N2/2 * p2 * e^-c == cce^-c/2.

Number of bases in final assembly is 2.9M. we know cg, and we know. Hard to do with closed-form solution. We can do it numerically with gnuplot. Got coverage of about 4.3% Leads to an estimated genome size of 3.2G.

The most bogus part was the assumption that any time it saw two things it made an overlap. Maybe all we're seeing is the repeat regions.

The number of aliged bases/2 estimates that this is 0.7 G. This seems unlikely. Not knowing detailed info about newbler behavior makes it difficult.

One other estimate based on singletons. What fraction of your reads are singleton reads? What's the probability? Gets a length of 2.75G which is smaller than the smallest known mollusc. Kevin doesn't believe this either.

We can do the same sort of estimate from any sort of data. If you know more about the assemblers algorithm, and Illumina data, should get a better estimate. Right now it's too sparse. Almost never hits. Even just getting the right answer within a factor of 10 was encouraging.

Second set of lecture notes

From Jonathan Magasin.

Today's lecture covered files generated by Kevin's map-colorspace5
script which will be necessary for the homework assignment: ordering
the Pog contigs. Also covered: How to roughly estimate banana slug
genome size.

Homework assignment: assemble Pog

From the newer newbler we have a different set of contigs, thirty-one
of them. We also have mate pairs from SOLiD mapped to newbler
assembly 5. The assignment is to order and orient them the contigs.
Kevin has posted his solution in the assembly directory

'delete' and 'invert' files

The trim9 files are output from Kevin's map-colorspace5 script. Most
of them are not for us. The 'delete' files are for mate pairs where
both mapped but not at the appropriate distance: closer than 350
bases, or more than 5000 bases apart. These files can be studied to
find massive deletions.

'invert' files are for mate pairs that were on opposite strands (at
any distance) and are useful for studying inversions. However
inversions are not so useful because they will not be within a single

The 'between contigs' files are for when the reads mapped to different
contigs. Only cases with unique mappings are in these files. fixme:
What file(s) is this?


The trim9.out file is a summary of what happened during mapping.
Kmers are colorspace kmers. These kmers are the lengths after
trimming off nine. 'uniquly mapped' means one for the R3 and one for
the F3. Note that some of the summary stats are bugs (the 'wrong
range' line) that have since been fixed. [Kevin reran the script of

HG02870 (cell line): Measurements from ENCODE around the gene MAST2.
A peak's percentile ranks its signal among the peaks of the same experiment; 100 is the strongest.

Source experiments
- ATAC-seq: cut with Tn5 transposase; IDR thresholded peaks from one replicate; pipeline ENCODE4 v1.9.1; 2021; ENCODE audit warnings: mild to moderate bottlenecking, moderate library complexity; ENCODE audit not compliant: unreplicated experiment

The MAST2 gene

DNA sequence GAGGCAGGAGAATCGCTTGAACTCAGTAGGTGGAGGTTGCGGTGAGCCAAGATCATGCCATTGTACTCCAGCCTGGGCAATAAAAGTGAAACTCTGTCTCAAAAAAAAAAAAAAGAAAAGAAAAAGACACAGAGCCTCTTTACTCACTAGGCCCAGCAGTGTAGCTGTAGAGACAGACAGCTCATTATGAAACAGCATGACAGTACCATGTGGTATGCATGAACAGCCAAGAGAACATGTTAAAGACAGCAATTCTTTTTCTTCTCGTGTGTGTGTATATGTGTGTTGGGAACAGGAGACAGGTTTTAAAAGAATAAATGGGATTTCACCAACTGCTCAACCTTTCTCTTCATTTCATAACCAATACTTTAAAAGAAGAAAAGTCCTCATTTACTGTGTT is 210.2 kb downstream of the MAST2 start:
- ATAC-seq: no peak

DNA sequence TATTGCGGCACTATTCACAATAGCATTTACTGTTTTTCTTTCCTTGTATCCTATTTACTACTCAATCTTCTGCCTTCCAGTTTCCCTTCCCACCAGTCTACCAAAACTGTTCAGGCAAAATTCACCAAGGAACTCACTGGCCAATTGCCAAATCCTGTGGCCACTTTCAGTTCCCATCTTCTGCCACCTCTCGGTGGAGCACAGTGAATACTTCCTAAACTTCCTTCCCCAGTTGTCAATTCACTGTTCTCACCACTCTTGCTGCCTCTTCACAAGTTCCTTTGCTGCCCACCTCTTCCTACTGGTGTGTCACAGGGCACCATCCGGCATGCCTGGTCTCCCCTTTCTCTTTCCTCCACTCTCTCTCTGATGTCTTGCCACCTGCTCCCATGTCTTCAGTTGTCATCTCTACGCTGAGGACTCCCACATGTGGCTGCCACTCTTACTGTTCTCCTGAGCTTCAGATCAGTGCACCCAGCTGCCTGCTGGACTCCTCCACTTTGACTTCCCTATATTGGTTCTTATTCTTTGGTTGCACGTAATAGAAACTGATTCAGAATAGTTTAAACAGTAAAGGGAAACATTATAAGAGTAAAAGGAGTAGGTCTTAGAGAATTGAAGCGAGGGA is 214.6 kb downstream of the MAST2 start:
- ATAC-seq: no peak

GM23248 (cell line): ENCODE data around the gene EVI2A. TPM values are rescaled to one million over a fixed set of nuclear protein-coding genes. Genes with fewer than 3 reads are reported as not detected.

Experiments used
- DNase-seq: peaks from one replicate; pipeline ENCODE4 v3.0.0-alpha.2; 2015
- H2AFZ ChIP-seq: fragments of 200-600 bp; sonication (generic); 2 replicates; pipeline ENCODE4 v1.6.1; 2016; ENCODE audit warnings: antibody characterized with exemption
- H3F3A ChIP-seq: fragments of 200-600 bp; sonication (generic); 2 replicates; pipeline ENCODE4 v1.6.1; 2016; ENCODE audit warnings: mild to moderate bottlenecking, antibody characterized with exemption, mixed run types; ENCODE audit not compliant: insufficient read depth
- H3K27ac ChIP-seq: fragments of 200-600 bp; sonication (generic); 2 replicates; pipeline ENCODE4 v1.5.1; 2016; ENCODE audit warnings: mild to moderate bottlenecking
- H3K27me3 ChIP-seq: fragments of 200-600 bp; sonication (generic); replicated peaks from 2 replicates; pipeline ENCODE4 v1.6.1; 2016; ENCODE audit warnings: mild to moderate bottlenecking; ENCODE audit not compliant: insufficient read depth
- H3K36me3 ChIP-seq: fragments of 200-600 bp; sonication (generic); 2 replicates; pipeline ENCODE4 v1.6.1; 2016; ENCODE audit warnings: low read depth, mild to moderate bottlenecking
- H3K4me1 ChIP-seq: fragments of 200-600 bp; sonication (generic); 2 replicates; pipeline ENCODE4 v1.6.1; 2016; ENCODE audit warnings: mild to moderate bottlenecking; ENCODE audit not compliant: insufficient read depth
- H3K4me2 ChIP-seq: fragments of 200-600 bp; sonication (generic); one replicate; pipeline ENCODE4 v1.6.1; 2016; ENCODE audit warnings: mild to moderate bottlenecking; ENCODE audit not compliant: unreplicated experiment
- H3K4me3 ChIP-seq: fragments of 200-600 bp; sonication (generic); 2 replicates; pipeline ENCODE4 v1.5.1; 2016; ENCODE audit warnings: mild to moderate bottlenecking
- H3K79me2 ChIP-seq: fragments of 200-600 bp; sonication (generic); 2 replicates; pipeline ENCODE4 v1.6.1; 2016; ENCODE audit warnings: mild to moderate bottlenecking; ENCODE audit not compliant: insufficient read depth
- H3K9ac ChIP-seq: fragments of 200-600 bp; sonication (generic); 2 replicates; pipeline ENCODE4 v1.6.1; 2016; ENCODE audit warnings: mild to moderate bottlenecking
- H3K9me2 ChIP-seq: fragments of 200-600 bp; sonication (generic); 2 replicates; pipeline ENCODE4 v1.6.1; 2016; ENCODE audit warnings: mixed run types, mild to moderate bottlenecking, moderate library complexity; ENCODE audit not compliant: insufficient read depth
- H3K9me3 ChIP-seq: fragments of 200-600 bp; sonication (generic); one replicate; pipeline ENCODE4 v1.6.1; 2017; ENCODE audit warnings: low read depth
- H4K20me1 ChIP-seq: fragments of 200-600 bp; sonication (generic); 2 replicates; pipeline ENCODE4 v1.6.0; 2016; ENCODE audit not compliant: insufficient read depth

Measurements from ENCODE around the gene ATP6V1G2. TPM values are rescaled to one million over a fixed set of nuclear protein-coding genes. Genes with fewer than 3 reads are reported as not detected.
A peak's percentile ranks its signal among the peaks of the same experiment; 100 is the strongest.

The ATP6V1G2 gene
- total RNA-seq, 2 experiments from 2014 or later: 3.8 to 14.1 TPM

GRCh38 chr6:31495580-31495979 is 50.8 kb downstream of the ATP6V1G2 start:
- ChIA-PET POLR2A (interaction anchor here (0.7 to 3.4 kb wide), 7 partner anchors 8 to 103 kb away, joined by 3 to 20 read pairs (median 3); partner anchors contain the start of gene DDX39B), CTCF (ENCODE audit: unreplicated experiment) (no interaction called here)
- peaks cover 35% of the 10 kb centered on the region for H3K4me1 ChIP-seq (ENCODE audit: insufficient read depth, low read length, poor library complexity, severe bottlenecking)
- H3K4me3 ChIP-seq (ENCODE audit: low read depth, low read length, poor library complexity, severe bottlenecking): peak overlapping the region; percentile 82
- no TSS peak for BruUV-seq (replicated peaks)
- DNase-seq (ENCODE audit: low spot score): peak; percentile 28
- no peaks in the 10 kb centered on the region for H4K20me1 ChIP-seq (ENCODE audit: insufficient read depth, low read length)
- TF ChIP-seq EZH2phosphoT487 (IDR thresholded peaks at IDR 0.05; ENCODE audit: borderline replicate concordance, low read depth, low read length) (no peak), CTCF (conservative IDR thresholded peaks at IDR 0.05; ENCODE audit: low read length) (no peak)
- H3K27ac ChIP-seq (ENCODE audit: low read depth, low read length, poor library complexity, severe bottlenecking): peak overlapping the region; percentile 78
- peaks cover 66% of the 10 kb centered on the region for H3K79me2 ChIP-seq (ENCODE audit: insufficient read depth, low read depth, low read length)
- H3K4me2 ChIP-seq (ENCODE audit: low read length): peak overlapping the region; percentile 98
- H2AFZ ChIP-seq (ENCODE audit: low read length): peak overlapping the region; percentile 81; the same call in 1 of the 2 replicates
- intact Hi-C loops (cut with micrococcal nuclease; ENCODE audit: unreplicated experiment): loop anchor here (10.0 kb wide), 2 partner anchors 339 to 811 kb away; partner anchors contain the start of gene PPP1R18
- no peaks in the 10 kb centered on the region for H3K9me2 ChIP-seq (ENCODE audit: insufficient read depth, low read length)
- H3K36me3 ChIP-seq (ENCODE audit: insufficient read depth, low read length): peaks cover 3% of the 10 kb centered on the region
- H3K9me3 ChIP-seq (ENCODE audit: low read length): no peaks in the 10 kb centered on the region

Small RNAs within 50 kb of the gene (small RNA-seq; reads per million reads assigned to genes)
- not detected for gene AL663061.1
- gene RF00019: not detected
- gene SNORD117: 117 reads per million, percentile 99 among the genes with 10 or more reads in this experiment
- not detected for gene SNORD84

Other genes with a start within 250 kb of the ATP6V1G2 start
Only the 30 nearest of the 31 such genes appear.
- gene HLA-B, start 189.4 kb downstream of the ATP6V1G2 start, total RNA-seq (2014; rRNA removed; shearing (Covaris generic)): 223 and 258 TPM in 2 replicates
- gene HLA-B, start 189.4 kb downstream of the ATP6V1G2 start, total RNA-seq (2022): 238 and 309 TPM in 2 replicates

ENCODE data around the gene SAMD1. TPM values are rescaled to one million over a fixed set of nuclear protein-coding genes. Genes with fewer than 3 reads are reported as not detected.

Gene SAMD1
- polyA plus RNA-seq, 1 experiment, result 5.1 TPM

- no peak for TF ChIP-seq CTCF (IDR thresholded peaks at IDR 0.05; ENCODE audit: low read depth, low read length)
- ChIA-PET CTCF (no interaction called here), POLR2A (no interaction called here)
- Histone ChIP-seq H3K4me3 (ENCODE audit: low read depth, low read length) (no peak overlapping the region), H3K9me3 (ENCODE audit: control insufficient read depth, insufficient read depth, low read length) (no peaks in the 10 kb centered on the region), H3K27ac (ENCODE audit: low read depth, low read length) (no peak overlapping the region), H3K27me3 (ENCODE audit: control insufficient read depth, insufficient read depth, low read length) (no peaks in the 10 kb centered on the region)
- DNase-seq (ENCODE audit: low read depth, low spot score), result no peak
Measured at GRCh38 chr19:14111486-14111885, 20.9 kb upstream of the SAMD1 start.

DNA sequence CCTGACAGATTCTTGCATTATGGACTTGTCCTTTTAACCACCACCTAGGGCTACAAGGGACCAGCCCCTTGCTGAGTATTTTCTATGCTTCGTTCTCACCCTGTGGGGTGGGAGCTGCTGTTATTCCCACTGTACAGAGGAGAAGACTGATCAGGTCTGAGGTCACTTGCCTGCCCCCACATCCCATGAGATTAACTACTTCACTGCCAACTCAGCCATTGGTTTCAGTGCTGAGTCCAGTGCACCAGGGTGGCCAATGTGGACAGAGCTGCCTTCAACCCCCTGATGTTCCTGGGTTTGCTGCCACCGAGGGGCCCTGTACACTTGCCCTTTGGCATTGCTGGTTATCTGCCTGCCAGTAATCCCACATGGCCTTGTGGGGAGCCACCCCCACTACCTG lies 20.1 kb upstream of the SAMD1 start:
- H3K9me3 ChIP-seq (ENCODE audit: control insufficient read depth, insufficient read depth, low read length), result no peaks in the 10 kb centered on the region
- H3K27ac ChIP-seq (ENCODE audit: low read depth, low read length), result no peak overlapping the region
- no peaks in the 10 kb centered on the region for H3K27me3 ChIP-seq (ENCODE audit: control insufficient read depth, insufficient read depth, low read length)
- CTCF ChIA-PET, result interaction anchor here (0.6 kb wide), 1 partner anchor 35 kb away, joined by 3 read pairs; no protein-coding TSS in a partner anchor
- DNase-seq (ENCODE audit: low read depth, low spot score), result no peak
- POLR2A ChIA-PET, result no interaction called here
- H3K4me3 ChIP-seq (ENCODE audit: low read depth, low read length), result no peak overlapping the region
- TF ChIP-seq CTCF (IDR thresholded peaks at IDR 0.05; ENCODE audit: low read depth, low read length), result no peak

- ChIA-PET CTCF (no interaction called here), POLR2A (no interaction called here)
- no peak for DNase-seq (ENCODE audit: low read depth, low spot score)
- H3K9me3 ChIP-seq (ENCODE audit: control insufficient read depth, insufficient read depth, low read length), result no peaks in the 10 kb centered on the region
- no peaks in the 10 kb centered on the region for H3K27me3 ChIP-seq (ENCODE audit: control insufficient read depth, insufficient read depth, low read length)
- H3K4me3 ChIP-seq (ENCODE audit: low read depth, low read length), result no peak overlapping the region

Compared to earlier mapping, Kevin has increased the agressiveness.

The deletions ('wrong range' line) appear to be from reads taken from
clones with multiple adapters.

Strand biases (algorithmic) were checked for in the forward and
backward counts of mapped reads.

Tonight Kevin [reran] the mapping script. The new output will
include error rates by position. Sol requested these be called
mismatches rather than errors. Kevin said they are estimates of
sequencing error. They are in colorspace, and exclude indels. In
reality they are differences between the reads and assemblies, not
errors. But for all practical purposes when there is a mismatch
between a read and the assembly the error is in the read.)


The data we'll use is not in trim9.out, rather it is in trim9.joins.
trim9.joins is computed from trim9-cross.rdb (which has reads that
crossed a contig boundary).

Looking at the first line: How many reads support contig 22 following
contig 3? 34K. The contigs lengths are there to see if a contig is
short enough that mate pairs might span them. E.g. what orderings are
consistent with the listed contig orders: 2→3→4, or maybe 3 is very
short so we have a mate pair that jumps over 3.

A minus sign appearing before a contig name means to take the
reverse-complement of that contig. (And contig3 followed by contig22
is the same as -contig22 followed by -contig3.)

The last number on each line indicates if the mate pair were the
optimal length (optimal is the peak of length distribution). That
number is the expected length of the gap between the contigs. It is
very rough.

The file is sorted most-counts to fewest. The stuff at bottom of the
file is noise. Only about first fifty lines are helpful.

Long mate pairs are very helpful for disambiguating, and wish we had
them for H.pylori.

Your task

Take the trim9.joins file and try to order and orient the contigs,
knowing that some of them are duplicated, and that there is a virus in
the mix and there should be one large chromosome.

You could leave a comment if you were logged in.
lecture_notes/04-30-2010.txt · Last modified: 2010/05/05 14:05 by jmagasin